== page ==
Chapter Two: Fish Bones

I was in Ternate, Indonesia, sweating balls. Everywhere I went came calls of “Mister!” and “Hey Mister!” Hausian, the expressionless man who ran my hotel, told me that this was a uniform greeting for white people. So I did not take it as a comment on the fact that my feet were twice as big as that of the local women.

On the first evening I asked how I should find a SIM card for my wifi router and Hausian dispatched me on the back of a motorbike, driven by a young man who worked at the hotel. I asked his name and he looked at me very studiously before saying, “Fuck me.” It was obvious he didn’t understand English and this had to be a translation error, even if I had just been clutching him on the back of a motorbike. I tried again, this time indicating my own name.

“LEE – SA” I said, in the style one communicates with a deaf, semi-slow relative, thumping my chest for emphasis.

He gave me a quizzical look and, thumping his chest the exact same way, said: “FUCK – ME”

Some gestures transcend language, like how you can bring your fingers to your mouth to gesture for food. He was naming himself. Fuckme. To make sure I understood, I very casually asked Hausian, as if it were only now occurring to me, oh right, what was the motorbike guy’s name again?

“Fuckme” Hausian said matter-of-factly, nodding. So it was settled then.

Over the week, Fuckme became my companion. When I needed to get snacks: Fuckme. When I needed help opening the door to the terrace (it was blindingly simple): Fuckme. When I asked if someone could take me up the mountain to the villages where I’d heard they dried Cloves and Nutmeg in the street: Fuckme. This task, in particular, bound us together.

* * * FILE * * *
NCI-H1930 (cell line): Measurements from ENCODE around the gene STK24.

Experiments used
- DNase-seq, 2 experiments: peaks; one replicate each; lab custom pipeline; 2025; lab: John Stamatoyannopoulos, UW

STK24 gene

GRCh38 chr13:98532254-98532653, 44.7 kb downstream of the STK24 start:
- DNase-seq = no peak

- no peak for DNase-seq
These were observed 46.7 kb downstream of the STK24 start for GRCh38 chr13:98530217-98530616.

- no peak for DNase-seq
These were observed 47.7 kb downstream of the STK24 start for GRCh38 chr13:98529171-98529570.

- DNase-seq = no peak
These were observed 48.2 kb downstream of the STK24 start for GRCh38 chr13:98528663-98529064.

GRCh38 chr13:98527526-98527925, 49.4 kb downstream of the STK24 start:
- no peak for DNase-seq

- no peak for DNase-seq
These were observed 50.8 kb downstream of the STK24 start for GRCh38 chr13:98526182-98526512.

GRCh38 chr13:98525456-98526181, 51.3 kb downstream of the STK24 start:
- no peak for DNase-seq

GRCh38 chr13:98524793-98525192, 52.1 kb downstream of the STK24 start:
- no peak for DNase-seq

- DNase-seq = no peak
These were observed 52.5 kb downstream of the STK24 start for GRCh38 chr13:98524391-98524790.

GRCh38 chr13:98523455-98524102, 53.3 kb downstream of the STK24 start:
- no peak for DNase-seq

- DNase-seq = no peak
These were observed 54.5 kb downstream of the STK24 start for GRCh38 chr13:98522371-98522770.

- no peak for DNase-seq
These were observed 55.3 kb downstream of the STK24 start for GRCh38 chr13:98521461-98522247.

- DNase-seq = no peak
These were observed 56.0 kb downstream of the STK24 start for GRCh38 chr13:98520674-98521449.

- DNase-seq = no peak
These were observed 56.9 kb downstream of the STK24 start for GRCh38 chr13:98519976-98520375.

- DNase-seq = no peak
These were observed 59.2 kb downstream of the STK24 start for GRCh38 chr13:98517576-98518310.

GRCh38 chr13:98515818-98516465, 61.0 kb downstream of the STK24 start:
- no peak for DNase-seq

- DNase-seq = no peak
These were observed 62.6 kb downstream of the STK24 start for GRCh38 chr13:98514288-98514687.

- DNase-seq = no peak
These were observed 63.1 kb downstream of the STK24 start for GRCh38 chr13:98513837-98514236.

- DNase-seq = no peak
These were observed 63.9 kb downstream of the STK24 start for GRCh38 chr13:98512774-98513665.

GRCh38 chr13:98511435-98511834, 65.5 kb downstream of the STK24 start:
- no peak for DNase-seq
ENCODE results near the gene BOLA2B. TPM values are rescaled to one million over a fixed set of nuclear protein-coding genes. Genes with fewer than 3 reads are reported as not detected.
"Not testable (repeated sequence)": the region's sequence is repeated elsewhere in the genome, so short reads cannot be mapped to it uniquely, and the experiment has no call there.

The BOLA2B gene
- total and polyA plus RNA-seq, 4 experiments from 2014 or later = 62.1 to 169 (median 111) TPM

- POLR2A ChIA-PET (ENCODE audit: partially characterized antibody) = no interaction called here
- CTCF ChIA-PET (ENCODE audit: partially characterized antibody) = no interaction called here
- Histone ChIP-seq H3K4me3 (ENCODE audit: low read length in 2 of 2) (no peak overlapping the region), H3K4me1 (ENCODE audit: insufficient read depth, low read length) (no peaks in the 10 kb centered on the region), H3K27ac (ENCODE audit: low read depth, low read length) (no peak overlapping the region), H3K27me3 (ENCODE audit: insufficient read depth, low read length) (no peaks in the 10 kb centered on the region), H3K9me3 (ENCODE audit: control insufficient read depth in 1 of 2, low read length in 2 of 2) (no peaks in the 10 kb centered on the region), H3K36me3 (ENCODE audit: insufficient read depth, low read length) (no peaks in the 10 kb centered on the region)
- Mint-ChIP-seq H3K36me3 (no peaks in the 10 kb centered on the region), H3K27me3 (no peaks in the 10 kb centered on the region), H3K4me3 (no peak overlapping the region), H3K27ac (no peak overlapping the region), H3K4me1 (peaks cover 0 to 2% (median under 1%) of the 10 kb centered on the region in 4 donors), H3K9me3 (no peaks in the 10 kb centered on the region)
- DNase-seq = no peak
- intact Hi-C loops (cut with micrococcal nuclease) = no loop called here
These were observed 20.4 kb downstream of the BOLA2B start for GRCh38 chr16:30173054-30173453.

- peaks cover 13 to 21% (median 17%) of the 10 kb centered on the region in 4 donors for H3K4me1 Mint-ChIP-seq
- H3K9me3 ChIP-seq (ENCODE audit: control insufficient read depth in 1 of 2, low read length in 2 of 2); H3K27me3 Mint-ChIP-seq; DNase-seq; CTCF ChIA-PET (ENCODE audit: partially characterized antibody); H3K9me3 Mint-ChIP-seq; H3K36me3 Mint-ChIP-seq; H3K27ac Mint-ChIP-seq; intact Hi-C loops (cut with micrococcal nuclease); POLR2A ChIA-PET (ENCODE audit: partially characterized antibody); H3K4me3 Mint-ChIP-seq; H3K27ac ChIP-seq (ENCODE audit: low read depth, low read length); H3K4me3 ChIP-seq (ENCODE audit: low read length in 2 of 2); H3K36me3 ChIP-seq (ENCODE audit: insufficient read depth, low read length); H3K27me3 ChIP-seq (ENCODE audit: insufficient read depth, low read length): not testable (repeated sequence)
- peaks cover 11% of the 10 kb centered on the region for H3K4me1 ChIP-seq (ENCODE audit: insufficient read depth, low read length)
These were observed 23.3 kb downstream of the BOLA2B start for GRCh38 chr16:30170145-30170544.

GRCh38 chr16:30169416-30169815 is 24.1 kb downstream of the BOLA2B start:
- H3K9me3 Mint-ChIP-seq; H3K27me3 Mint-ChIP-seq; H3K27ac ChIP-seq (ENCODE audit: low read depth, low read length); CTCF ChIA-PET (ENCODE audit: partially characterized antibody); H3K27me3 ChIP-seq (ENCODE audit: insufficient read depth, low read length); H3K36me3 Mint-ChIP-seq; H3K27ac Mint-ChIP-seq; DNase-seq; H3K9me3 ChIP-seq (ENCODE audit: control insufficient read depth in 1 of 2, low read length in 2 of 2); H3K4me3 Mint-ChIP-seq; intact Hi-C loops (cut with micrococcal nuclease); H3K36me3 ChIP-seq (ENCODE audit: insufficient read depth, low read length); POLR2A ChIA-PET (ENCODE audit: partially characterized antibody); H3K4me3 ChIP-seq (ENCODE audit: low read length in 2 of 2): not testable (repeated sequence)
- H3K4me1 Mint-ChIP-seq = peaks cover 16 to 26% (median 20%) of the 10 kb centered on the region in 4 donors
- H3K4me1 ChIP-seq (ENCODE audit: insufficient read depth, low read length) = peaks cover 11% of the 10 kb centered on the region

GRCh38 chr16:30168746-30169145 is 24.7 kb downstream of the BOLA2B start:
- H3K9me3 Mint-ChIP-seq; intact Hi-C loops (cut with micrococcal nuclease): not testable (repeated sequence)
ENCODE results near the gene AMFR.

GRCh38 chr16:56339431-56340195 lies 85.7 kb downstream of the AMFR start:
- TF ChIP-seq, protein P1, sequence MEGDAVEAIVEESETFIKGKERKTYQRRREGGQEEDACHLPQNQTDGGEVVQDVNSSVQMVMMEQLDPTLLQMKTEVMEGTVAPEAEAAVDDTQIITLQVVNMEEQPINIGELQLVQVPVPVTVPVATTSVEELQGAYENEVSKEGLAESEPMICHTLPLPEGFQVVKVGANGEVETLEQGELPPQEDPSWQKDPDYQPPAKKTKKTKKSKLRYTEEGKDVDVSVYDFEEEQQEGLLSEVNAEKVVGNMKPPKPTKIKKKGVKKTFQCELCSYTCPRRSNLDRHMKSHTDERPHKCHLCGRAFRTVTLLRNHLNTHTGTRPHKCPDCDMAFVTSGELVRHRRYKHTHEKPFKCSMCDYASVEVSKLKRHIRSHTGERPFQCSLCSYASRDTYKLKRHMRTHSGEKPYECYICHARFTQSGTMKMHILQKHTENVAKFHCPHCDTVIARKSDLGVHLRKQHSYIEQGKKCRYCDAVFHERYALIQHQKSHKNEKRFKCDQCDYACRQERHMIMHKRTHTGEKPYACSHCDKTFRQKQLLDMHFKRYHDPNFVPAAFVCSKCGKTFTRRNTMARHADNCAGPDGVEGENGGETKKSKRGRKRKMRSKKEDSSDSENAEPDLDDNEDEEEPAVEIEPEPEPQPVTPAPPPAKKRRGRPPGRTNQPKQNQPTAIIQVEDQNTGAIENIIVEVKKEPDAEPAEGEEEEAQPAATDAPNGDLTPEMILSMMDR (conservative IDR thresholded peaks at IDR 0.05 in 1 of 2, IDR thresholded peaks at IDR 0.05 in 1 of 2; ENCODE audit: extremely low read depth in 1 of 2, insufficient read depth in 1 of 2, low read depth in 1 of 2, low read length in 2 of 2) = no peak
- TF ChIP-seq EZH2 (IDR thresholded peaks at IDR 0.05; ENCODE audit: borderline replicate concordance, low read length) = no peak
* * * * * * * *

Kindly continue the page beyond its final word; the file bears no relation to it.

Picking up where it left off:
We set out early to catch the ferry from Ternate to Tidore. On Tidore, even more rural than Ternate, we must have been a sight to behold: Fuckme and a white lady wound together on a wee little motorbike whipping hard around the bends. As we wove through little inlets with slant houses - not exactly towns, but gatherings of a dozen or so people - I couldn’t help thinking about the banality of it all. For Tidorans, the view was nothing special. The deep, spicy wind coming down the mountain was business as usual. Exotic is really only about relativity, I guess. Meaning when it’s your backyard it’s not particularly exotic at all.

Everywhere, depressingly: trash. The smell of burning plastic hung in the air and yellowed, disposable bottles littered the ground. We passed stalls selling neon plastic brooms and strange foam shapes for what purpose, I can’t imagine. It seemed perverse pay for more disposability when you’re up to your neck in the discontents of it already.

We arrived at the first village and the streets were lined with drying spices. I was massively pleased. Fuckme sat on the bike and watched me sample and frame shots with curiosity, and eventually boredom. We kept down the road and found village after village, each sleepier than the last. At the end of the road the children didn’t run to me, but stayed in the safe shade of their doorways, eyes narrowed with skepticism. The sun was pulling down over the ridge and Fuckme seemed tired. I was too. We loaded up and started back exactly the same way we came.